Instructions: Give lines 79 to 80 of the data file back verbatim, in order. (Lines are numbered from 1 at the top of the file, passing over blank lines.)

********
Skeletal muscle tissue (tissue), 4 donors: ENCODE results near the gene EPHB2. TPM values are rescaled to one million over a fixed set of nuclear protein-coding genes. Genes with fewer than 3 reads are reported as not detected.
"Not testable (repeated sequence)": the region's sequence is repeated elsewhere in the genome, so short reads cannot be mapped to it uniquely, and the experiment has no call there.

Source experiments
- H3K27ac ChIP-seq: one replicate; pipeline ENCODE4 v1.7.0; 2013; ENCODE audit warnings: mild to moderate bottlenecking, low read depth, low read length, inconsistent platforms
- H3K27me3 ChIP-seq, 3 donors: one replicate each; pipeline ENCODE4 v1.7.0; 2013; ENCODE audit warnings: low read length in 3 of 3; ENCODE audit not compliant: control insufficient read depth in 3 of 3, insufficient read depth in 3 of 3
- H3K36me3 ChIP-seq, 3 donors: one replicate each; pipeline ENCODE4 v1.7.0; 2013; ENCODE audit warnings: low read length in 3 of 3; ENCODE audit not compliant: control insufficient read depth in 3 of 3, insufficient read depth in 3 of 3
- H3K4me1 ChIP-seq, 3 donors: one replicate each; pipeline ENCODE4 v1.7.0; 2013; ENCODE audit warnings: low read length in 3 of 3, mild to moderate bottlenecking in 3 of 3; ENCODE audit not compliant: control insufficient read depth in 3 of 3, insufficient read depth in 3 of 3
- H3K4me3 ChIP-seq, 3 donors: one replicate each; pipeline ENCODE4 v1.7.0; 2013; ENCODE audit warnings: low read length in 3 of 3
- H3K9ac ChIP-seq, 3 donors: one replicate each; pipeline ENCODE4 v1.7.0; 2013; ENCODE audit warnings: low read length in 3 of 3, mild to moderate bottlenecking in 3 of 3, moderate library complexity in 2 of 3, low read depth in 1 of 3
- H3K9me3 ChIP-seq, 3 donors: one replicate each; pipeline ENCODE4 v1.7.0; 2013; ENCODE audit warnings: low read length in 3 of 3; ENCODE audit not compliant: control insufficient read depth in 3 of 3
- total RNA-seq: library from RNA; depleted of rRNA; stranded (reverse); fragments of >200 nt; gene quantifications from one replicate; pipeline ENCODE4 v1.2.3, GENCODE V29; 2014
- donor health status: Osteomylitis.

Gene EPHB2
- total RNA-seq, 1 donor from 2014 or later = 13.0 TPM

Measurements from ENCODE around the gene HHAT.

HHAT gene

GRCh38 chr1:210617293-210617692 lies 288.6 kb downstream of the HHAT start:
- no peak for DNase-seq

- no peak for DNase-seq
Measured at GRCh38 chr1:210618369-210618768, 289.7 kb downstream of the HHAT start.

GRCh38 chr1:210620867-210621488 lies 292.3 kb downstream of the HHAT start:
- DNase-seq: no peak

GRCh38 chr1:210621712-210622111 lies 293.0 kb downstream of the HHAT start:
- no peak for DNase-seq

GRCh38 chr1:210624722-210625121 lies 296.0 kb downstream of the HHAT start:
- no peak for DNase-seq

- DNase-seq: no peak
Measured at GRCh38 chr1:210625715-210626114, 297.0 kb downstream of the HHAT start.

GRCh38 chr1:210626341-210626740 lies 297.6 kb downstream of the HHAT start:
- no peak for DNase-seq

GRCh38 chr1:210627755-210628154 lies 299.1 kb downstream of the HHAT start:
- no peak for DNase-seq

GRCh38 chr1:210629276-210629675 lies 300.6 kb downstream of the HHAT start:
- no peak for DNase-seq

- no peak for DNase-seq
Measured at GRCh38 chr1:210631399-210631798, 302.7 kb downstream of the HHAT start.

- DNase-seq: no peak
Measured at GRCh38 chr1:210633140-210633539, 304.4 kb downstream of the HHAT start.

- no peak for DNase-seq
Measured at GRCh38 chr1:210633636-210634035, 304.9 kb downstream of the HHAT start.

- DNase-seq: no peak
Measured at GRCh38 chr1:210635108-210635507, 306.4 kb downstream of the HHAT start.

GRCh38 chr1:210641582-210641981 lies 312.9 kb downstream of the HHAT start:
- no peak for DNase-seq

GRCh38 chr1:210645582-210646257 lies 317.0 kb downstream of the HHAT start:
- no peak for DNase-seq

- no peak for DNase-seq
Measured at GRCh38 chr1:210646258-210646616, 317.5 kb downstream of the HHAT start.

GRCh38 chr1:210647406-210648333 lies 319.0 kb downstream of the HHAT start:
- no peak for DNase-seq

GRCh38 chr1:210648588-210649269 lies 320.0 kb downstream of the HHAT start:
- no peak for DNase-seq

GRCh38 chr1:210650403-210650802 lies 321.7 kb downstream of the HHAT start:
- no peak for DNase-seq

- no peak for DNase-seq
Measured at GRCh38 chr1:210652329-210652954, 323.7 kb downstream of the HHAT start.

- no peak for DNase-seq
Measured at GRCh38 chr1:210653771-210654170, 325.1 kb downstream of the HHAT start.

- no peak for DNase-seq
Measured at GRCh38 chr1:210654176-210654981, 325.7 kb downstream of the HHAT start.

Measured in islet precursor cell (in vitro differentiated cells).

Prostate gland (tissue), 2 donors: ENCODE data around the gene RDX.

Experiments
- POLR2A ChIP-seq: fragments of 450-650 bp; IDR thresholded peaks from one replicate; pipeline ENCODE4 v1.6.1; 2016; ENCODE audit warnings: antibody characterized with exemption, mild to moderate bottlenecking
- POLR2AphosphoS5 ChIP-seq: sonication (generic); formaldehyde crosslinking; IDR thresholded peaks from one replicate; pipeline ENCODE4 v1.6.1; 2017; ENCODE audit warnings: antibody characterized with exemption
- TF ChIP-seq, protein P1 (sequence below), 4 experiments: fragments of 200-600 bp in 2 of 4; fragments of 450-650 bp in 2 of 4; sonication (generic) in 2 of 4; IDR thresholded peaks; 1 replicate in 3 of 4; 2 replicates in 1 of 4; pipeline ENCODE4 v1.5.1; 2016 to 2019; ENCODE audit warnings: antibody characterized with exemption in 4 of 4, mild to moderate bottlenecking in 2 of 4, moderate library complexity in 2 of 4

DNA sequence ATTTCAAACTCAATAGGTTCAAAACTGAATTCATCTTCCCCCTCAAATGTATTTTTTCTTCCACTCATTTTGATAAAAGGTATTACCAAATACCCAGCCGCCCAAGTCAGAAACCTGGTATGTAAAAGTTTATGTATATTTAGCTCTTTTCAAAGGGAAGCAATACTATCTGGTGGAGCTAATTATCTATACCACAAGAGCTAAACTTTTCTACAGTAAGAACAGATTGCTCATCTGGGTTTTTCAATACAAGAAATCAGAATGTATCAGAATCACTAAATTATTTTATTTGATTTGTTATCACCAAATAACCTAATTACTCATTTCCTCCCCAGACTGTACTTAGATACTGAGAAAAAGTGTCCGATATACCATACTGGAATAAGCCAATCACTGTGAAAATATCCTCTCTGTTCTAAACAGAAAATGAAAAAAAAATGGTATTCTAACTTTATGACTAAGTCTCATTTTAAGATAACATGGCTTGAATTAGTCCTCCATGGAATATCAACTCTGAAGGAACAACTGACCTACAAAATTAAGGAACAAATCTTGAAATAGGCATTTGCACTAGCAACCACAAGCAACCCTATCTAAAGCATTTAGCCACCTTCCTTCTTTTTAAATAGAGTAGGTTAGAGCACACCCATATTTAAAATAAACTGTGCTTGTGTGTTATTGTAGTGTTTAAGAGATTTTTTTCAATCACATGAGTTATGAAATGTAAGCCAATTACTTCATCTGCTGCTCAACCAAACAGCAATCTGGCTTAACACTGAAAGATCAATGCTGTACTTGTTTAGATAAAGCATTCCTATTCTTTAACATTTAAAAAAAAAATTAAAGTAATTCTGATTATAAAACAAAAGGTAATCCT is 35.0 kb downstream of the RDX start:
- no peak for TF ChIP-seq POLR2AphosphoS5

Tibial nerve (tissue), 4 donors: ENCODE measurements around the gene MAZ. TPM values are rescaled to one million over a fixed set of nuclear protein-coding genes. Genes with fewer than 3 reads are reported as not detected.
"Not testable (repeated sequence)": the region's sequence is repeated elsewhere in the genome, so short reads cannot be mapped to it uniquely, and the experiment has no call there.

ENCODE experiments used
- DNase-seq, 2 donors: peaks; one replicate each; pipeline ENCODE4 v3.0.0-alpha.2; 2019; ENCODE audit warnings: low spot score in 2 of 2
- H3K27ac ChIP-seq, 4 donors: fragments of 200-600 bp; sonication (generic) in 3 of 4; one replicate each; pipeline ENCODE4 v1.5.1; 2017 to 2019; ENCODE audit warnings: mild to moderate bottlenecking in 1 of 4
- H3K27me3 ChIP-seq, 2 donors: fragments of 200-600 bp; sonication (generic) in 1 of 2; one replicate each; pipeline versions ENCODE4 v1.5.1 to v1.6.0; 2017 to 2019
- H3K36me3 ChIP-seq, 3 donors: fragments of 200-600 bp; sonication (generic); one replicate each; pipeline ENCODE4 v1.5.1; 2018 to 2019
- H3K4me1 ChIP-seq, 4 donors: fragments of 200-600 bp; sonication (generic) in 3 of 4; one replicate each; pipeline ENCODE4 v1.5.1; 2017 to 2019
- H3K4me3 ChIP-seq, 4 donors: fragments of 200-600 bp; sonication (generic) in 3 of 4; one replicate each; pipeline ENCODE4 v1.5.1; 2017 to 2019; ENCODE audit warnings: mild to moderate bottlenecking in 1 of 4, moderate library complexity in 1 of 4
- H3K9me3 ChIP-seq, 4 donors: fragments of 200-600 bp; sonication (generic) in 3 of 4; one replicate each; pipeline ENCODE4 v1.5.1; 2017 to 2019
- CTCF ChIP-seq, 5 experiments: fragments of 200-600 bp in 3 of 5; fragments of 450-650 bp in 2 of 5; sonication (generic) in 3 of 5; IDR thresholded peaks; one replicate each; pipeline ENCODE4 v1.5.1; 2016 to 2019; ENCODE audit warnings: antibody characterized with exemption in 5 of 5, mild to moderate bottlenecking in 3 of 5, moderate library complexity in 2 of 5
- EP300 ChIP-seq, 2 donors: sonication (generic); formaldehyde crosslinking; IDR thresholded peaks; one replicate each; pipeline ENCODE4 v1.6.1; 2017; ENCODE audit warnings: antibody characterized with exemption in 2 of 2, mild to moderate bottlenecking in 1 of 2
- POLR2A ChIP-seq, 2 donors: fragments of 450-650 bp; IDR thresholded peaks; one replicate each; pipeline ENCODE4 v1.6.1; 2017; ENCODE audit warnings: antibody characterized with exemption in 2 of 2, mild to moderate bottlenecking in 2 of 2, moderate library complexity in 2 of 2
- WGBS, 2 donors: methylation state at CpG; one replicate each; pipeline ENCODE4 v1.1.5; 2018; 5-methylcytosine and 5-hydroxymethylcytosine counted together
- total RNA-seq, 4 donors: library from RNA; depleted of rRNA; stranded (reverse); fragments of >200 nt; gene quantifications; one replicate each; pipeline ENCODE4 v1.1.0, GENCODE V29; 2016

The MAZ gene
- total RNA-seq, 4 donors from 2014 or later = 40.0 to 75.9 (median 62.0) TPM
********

- CTCF ChIP-seq, 5 experiments: fragments of 200-600 bp in 3 of 5; fragments of 450-650 bp in 2 of 5; sonication (generic) in 3 of 5; IDR thresholded peaks; one replicate each; pipeline ENCODE4 v1.5.1; 2016 to 2019; ENCODE audit warnings: antibody characterized with exemption in 5 of 5, mild to moderate bottlenecking in 3 of 5, moderate library complexity in 2 of 5
- EP300 ChIP-seq, 2 donors: sonication (generic); formaldehyde crosslinking; IDR thresholded peaks; one replicate each; pipeline ENCODE4 v1.6.1; 2017; ENCODE audit warnings: antibody characterized with exemption in 2 of 2, mild to moderate bottlenecking in 1 of 2